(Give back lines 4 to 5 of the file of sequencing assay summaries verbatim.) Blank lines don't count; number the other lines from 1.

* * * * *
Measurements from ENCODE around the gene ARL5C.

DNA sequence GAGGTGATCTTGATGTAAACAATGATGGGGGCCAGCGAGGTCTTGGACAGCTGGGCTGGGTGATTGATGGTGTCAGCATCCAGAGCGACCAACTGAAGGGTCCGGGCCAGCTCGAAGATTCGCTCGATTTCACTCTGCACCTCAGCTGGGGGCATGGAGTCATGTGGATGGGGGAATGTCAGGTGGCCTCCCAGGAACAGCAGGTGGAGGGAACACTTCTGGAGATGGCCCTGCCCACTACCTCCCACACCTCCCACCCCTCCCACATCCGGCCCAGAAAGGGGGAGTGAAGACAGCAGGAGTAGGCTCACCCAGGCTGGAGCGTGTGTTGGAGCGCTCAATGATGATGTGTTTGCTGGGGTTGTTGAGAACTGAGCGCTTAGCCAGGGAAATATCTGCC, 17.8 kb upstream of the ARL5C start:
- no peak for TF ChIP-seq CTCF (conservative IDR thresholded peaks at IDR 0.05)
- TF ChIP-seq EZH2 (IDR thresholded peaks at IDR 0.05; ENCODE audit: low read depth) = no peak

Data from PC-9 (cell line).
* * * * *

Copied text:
- TF ChIP-seq EZH2 (IDR thresholded peaks at IDR 0.05; ENCODE audit: low read depth) = no peak

Data from PC-9 (cell line).